23 December 1941
Warless days of Myanmar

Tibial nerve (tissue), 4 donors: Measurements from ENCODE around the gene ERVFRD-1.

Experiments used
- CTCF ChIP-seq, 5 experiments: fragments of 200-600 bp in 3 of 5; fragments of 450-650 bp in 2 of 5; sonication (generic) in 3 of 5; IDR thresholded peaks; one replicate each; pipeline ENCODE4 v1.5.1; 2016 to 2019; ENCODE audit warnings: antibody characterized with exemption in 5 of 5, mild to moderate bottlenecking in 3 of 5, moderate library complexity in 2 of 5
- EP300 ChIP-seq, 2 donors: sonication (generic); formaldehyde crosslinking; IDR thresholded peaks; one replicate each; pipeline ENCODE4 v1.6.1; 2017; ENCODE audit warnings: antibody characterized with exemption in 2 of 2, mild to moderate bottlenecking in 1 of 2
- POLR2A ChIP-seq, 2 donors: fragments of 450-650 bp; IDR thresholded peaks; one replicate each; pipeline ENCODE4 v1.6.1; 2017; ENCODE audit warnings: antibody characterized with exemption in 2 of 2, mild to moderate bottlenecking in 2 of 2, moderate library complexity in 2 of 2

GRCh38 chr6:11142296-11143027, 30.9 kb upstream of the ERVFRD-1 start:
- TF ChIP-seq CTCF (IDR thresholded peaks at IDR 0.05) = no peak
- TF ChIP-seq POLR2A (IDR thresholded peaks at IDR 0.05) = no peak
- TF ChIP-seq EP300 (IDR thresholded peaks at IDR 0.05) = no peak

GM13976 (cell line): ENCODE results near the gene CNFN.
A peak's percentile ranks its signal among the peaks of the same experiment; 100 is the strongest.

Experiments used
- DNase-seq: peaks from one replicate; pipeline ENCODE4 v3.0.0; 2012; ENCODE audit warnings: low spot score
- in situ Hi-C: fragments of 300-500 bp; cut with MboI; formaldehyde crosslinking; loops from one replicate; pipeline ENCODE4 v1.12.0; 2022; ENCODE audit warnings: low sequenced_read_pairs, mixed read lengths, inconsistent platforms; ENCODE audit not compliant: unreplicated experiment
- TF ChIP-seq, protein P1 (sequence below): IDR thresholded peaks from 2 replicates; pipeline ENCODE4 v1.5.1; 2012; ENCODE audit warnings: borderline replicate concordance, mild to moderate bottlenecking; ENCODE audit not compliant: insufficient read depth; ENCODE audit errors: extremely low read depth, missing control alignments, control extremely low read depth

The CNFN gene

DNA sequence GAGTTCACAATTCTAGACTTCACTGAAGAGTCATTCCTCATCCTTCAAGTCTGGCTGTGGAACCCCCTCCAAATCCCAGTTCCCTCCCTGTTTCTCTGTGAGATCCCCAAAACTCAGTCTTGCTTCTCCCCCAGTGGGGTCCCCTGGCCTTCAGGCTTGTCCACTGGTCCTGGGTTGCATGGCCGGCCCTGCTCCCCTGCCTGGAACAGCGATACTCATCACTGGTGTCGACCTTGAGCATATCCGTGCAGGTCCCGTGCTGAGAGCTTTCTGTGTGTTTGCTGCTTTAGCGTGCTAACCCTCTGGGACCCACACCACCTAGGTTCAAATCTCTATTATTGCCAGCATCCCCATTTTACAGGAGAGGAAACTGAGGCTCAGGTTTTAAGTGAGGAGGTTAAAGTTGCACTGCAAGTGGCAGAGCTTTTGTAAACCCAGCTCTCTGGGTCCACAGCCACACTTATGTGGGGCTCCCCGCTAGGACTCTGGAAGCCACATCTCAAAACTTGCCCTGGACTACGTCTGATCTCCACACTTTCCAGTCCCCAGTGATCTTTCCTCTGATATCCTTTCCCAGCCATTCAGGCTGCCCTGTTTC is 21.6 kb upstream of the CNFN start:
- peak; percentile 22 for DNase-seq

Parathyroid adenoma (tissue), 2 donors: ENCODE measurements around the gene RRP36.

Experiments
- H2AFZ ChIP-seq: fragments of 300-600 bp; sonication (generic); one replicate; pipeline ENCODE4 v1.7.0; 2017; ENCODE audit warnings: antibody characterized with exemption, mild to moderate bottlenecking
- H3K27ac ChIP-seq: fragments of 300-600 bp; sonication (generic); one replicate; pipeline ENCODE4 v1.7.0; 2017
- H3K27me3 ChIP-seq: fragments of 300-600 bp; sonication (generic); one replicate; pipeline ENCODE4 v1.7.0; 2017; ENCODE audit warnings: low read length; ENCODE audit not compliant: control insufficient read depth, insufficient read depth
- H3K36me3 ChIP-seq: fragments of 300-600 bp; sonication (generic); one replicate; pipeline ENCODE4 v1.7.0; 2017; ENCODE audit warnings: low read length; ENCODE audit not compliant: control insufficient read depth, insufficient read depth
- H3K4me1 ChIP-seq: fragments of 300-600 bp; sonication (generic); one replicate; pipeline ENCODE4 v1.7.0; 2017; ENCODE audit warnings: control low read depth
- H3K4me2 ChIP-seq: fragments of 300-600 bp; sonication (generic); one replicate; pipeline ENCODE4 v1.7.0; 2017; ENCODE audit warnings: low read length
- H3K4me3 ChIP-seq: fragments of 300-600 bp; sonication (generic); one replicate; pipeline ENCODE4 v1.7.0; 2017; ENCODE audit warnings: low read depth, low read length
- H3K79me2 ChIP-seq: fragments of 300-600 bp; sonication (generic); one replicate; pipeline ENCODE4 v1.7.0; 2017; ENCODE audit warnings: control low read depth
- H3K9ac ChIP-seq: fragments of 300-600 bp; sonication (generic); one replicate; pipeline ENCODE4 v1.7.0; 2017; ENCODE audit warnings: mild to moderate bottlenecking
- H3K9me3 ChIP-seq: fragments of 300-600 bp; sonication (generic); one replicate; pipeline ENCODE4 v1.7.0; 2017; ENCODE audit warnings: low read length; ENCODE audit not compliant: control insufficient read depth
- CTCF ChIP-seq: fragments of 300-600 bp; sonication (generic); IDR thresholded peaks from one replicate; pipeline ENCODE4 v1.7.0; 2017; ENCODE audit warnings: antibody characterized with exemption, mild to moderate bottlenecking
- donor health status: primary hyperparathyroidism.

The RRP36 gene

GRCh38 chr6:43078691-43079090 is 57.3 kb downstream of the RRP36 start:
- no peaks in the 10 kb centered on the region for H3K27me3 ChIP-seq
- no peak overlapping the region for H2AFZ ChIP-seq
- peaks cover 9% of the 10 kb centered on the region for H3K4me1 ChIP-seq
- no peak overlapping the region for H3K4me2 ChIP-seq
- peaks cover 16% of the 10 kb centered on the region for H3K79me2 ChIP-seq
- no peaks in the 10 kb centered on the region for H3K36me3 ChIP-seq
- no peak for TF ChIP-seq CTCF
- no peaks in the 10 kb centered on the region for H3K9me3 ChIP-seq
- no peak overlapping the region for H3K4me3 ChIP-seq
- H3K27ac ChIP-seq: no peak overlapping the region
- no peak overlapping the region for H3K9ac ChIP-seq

From 23 December 1941 until today, Myanmar has known no war for only 31 months - from August 1945 when the Japanese surrendered to the Allies to March 1948 when the Communist insurrection began. It is impossible to understand future options in Myanmar without first appreciating the legacies of more than 70 years of armed fighting. This is a photograph of the 1947 Frontier Areas Committee of Enquiry that attempted to find a peaceful solution to the integration of Burma's "Frontier Areas" and what was "Ministerial Burma". The Enquiry was chaired by the lawyer and politician DR Rees-Williams (later the 1st Baron Ogmore and President of the London Welsh Association), seated centre. The secretary was WBJ Ledwidge (standing behind) a young man from the Burma Office whose khaki shorts and pink socks infuriated the Govenor. Mr Ledwidge later became HM Ambassador to Finland. The Cambridge-educated constitutional and financial expert ICS U Tin Tut (to Mr Rees-William's right) was a key mover behind the process. (He had been indispensible to General Aung San in London and later at Panglong). There are many domestic reasons for the start of the civil war. But it's important to remember that it was WW2 that created the battlefields, set communities against one another, and left behind a small country awash in weapons.